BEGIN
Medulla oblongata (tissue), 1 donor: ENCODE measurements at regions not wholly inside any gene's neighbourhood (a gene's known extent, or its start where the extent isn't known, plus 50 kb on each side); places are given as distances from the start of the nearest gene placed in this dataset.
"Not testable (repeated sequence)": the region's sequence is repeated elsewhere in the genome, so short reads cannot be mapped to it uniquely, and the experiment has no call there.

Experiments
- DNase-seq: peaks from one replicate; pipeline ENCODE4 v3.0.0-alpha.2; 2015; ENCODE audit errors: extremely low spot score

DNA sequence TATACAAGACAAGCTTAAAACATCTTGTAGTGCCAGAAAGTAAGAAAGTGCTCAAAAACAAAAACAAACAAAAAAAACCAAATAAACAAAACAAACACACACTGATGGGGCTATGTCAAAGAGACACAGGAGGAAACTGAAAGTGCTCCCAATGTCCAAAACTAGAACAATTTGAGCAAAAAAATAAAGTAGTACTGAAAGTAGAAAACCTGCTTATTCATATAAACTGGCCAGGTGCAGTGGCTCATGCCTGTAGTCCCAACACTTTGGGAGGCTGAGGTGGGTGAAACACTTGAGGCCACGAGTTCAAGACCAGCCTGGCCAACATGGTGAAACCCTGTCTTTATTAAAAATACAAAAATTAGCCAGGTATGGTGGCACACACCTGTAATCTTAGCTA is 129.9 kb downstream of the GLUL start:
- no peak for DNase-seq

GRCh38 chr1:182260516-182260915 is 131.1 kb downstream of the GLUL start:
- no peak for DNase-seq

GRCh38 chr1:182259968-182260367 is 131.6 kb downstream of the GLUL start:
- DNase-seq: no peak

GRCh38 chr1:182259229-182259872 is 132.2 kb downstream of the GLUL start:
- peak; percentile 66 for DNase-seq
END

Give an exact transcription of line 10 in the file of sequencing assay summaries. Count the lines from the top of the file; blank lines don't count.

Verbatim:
- DNase-seq: no peak